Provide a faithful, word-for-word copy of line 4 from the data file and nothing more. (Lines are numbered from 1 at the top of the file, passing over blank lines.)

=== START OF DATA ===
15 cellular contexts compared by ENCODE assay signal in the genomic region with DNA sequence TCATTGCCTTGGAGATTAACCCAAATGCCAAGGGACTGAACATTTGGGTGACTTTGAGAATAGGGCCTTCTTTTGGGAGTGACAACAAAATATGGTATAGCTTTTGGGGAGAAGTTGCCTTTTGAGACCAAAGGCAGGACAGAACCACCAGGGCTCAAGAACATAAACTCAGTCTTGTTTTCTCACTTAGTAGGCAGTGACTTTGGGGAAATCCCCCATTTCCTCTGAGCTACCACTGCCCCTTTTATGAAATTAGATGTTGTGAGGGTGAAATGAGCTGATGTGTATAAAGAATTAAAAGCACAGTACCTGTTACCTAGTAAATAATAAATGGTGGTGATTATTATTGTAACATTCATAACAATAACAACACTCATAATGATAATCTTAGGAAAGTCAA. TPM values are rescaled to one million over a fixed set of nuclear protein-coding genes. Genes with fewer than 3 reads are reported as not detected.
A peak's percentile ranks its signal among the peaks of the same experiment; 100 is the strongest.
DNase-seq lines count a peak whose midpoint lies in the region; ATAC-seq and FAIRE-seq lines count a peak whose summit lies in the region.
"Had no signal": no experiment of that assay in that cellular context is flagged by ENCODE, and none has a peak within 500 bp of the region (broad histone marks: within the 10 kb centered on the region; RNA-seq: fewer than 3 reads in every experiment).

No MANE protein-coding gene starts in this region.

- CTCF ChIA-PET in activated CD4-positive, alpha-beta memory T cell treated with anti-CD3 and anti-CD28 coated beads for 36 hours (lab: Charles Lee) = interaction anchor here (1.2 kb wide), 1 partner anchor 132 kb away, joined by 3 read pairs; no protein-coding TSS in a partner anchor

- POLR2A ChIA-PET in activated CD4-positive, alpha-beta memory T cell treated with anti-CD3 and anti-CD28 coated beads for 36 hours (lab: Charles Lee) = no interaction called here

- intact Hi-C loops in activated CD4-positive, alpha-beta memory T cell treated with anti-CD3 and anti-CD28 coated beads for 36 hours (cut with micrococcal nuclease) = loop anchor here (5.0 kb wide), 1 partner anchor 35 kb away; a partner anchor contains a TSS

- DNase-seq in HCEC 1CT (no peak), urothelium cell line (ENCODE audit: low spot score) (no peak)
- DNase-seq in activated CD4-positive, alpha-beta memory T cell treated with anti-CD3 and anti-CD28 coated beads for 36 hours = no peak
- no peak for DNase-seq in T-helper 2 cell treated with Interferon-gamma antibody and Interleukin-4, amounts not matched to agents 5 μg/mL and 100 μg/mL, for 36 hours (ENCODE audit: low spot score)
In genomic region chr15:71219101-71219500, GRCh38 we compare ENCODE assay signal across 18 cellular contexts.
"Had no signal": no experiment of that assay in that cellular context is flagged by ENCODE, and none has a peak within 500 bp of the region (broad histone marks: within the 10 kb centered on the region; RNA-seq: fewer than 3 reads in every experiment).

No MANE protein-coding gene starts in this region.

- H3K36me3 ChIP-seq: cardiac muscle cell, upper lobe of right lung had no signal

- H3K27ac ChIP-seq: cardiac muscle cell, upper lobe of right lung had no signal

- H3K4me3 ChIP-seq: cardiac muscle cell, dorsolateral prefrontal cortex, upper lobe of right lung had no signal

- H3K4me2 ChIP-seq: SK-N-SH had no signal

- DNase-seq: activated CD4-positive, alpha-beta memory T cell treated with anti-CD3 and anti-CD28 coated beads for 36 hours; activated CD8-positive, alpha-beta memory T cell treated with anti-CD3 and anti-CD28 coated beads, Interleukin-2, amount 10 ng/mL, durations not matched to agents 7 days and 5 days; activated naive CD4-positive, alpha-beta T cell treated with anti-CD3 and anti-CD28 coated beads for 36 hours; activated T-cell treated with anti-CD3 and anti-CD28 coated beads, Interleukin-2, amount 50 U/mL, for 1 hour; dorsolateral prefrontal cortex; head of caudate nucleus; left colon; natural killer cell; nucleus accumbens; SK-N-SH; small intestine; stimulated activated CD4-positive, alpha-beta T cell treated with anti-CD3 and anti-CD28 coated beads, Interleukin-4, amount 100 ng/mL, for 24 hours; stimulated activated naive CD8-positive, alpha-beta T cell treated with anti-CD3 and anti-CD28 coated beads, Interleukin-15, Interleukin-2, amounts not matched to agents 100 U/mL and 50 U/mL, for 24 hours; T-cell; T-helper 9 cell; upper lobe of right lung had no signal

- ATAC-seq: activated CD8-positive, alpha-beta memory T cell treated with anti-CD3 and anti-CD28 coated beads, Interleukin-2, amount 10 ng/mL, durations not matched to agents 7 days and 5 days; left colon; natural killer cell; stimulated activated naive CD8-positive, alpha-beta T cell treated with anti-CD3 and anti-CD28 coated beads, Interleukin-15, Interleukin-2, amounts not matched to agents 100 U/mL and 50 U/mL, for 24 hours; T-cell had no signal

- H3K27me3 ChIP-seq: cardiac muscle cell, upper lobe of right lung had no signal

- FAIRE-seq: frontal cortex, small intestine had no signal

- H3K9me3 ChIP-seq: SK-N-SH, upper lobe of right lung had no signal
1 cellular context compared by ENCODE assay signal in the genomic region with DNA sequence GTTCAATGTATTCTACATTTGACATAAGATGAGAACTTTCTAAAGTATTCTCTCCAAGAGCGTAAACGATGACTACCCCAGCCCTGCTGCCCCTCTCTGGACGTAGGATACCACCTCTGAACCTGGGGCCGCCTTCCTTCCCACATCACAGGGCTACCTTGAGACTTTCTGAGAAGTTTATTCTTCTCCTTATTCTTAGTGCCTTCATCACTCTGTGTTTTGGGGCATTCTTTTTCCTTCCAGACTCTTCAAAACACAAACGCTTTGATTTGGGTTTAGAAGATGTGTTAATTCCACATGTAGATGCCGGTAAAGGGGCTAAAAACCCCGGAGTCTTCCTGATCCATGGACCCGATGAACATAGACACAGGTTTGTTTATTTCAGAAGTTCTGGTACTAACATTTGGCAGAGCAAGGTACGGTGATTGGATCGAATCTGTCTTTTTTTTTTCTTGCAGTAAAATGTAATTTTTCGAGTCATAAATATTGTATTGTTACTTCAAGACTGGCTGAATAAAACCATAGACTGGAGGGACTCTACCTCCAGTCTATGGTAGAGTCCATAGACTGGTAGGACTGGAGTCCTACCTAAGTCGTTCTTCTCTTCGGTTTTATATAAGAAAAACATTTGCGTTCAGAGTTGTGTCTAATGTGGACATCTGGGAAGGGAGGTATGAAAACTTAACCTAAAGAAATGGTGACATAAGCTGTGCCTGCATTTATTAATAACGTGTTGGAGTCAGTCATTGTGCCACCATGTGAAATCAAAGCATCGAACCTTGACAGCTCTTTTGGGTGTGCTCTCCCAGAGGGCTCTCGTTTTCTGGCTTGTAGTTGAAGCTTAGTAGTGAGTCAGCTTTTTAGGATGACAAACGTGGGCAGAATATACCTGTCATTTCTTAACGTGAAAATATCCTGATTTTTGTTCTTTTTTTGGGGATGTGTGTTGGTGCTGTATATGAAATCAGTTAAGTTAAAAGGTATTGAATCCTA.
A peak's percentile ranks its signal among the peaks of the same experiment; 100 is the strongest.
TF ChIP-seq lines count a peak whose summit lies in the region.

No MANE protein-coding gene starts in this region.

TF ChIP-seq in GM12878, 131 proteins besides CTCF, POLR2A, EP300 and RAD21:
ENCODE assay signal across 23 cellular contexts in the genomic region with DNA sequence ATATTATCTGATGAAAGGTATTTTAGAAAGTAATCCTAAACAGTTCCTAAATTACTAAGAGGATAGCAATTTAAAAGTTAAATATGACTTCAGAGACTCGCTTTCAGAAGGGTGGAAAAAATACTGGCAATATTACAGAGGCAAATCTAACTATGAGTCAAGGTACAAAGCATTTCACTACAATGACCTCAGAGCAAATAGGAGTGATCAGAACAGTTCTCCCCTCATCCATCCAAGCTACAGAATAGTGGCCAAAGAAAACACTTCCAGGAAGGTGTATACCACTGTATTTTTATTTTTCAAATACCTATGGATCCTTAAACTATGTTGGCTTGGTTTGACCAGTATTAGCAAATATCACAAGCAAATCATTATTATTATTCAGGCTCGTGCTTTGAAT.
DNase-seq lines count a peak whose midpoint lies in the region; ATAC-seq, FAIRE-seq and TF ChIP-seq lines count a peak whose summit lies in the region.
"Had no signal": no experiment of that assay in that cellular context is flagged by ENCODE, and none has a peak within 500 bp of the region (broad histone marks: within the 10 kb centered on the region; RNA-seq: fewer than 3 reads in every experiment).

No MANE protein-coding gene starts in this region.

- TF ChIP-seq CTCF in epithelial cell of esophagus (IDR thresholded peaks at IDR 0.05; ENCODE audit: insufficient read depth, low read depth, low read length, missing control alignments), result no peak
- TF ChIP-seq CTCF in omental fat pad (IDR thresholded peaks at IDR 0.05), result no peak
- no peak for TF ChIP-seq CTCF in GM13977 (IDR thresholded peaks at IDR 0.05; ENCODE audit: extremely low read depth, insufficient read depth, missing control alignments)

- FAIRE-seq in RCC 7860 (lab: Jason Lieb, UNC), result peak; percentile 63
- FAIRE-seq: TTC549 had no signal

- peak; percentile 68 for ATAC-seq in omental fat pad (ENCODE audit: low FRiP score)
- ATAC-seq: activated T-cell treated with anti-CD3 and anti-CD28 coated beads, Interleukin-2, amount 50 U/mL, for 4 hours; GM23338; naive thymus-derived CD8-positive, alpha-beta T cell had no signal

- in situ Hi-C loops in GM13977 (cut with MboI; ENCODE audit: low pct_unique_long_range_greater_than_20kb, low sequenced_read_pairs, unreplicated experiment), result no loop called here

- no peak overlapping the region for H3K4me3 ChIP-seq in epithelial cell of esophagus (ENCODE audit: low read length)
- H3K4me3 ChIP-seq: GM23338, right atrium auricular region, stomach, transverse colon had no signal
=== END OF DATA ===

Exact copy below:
"Had no signal": no experiment of that assay in that cellular context is flagged by ENCODE, and none has a peak within 500 bp of the region (broad histone marks: within the 10 kb centered on the region; RNA-seq: fewer than 3 reads in every experiment).